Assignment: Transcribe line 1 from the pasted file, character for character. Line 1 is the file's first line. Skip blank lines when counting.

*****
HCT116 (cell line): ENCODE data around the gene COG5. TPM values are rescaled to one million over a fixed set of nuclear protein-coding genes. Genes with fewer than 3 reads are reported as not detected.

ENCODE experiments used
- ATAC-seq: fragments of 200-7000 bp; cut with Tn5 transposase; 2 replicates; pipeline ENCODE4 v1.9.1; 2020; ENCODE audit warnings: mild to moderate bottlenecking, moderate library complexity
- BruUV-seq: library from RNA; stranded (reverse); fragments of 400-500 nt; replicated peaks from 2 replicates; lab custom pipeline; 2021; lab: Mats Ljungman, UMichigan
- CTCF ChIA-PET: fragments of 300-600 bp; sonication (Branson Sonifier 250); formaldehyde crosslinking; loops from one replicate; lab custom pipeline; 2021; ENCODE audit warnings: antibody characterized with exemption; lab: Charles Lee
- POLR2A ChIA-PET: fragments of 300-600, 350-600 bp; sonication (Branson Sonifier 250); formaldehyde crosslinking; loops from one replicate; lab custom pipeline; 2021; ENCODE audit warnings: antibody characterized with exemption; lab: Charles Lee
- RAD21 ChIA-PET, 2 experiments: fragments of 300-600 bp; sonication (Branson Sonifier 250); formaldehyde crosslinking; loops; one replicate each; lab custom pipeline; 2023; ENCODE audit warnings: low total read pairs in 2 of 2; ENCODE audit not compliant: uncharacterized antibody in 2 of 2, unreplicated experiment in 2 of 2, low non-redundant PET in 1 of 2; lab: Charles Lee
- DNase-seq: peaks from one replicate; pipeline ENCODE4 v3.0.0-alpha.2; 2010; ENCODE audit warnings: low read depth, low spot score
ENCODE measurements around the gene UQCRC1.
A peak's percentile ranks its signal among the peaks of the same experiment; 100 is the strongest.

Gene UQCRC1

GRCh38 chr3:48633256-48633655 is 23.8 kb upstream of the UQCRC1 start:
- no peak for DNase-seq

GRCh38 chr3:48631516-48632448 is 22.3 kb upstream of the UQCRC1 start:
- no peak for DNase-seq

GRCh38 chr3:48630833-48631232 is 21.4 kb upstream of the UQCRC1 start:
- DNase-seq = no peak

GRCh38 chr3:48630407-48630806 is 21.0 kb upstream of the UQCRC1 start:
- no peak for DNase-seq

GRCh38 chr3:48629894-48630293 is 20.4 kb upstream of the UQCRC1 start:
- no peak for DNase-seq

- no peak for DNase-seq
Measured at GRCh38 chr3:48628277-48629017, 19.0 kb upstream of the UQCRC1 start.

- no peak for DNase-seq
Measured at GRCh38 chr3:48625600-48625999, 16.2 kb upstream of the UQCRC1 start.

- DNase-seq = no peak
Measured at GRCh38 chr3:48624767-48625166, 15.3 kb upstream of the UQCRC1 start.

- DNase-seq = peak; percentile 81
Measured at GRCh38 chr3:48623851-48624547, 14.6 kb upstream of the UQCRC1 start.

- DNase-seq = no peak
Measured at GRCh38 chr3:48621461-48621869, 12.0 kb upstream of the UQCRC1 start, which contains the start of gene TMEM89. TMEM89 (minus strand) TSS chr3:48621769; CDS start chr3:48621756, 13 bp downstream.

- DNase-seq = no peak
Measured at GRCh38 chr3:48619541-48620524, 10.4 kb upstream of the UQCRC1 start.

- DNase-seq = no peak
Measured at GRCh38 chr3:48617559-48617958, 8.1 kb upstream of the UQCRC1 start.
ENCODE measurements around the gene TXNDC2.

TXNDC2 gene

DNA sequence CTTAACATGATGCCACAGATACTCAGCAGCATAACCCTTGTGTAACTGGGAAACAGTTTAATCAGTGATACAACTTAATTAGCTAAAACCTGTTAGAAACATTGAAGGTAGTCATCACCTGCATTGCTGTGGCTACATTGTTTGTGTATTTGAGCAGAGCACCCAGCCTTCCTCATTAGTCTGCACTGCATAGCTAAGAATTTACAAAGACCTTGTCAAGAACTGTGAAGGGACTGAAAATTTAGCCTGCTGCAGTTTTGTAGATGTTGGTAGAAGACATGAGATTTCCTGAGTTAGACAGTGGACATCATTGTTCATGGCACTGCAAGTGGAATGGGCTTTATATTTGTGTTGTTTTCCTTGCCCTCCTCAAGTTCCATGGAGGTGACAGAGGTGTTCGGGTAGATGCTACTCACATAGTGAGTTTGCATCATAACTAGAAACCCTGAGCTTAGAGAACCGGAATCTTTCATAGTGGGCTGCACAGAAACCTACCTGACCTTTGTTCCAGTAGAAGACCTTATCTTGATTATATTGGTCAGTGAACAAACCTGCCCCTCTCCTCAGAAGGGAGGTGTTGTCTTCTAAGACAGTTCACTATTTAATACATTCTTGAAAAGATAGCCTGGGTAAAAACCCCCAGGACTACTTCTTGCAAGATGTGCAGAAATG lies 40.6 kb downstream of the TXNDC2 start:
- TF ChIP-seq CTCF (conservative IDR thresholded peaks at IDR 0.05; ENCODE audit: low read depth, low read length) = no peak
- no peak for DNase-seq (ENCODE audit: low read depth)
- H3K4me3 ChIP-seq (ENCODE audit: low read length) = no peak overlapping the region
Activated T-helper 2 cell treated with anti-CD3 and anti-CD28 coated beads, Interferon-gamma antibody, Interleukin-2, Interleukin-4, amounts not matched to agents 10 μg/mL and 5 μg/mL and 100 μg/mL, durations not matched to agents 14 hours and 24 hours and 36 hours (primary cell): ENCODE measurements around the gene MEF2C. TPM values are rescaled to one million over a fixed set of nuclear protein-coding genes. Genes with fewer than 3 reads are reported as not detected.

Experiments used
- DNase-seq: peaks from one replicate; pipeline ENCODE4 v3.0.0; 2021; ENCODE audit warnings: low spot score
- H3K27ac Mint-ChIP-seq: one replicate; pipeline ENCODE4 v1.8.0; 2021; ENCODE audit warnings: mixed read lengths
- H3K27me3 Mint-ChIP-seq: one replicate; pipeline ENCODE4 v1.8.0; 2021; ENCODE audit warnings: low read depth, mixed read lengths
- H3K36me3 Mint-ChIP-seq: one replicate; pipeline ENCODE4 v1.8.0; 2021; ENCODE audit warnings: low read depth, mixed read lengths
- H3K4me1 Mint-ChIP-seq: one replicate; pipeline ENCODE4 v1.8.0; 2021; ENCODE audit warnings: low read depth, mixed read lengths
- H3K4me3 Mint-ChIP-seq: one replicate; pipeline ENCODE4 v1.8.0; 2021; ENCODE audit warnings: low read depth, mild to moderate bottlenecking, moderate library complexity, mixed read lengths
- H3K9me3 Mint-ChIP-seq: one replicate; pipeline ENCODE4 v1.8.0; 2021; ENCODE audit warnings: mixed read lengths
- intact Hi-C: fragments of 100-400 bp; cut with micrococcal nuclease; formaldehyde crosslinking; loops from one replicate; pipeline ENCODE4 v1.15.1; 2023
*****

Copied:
HCT116 (cell line): ENCODE data around the gene COG5. TPM values are rescaled to one million over a fixed set of nuclear protein-coding genes. Genes with fewer than 3 reads are reported as not detected.